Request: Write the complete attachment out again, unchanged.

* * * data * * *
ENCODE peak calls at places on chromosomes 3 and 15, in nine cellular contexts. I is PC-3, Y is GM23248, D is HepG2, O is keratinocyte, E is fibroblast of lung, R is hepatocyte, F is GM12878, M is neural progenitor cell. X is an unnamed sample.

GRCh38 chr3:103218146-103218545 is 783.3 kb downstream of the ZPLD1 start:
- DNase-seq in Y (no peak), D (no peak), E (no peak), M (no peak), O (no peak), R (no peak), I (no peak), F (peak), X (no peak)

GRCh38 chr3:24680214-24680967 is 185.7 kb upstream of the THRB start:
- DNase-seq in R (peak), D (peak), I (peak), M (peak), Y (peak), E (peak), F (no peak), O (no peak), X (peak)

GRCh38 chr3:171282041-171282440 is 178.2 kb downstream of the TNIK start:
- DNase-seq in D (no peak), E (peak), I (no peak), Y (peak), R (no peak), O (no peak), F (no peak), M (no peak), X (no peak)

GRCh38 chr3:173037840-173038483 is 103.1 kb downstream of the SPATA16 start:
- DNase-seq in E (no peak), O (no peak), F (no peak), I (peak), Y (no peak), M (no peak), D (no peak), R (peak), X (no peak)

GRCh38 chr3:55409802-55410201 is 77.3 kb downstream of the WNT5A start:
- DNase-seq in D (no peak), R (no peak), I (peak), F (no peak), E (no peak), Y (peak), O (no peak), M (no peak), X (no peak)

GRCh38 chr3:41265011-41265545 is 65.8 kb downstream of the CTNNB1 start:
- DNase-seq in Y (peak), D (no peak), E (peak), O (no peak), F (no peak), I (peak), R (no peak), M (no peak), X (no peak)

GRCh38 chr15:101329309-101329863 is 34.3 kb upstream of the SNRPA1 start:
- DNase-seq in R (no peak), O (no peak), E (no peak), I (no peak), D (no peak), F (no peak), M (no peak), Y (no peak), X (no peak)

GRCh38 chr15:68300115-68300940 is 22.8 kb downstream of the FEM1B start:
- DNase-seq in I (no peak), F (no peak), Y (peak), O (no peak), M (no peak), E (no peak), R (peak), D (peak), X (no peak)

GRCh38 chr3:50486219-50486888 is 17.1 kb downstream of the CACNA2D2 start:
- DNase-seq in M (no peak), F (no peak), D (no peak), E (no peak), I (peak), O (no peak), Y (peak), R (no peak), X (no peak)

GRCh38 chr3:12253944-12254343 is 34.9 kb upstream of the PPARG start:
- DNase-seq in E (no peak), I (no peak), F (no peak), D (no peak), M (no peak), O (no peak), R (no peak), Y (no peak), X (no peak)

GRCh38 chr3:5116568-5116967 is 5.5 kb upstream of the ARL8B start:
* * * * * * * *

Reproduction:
ENCODE peak calls at places on chromosomes 3 and 15, in nine cellular contexts. I is PC-3, Y is GM23248, D is HepG2, O is keratinocyte, E is fibroblast of lung, R is hepatocyte, F is GM12878, M is neural progenitor cell. X is an unnamed sample.

GRCh38 chr3:103218146-103218545 is 783.3 kb downstream of the ZPLD1 start:
- DNase-seq in Y (no peak), D (no peak), E (no peak), M (no peak), O (no peak), R (no peak), I (no peak), F (peak), X (no peak)

GRCh38 chr3:24680214-24680967 is 185.7 kb upstream of the THRB start:
- DNase-seq in R (peak), D (peak), I (peak), M (peak), Y (peak), E (peak), F (no peak), O (no peak), X (peak)

GRCh38 chr3:171282041-171282440 is 178.2 kb downstream of the TNIK start:
- DNase-seq in D (no peak), E (peak), I (no peak), Y (peak), R (no peak), O (no peak), F (no peak), M (no peak), X (no peak)

GRCh38 chr3:173037840-173038483 is 103.1 kb downstream of the SPATA16 start:
- DNase-seq in E (no peak), O (no peak), F (no peak), I (peak), Y (no peak), M (no peak), D (no peak), R (peak), X (no peak)

GRCh38 chr3:55409802-55410201 is 77.3 kb downstream of the WNT5A start:
- DNase-seq in D (no peak), R (no peak), I (peak), F (no peak), E (no peak), Y (peak), O (no peak), M (no peak), X (no peak)

GRCh38 chr3:41265011-41265545 is 65.8 kb downstream of the CTNNB1 start:
- DNase-seq in Y (peak), D (no peak), E (peak), O (no peak), F (no peak), I (peak), R (no peak), M (no peak), X (no peak)

GRCh38 chr15:101329309-101329863 is 34.3 kb upstream of the SNRPA1 start:
- DNase-seq in R (no peak), O (no peak), E (no peak), I (no peak), D (no peak), F (no peak), M (no peak), Y (no peak), X (no peak)

GRCh38 chr15:68300115-68300940 is 22.8 kb downstream of the FEM1B start:
- DNase-seq in I (no peak), F (no peak), Y (peak), O (no peak), M (no peak), E (no peak), R (peak), D (peak), X (no peak)

GRCh38 chr3:50486219-50486888 is 17.1 kb downstream of the CACNA2D2 start:
- DNase-seq in M (no peak), F (no peak), D (no peak), E (no peak), I (peak), O (no peak), Y (peak), R (no peak), X (no peak)

GRCh38 chr3:12253944-12254343 is 34.9 kb upstream of the PPARG start:
- DNase-seq in E (no peak), I (no peak), F (no peak), D (no peak), M (no peak), O (no peak), R (no peak), Y (no peak), X (no peak)

GRCh38 chr3:5116568-5116967 is 5.5 kb upstream of the ARL8B start: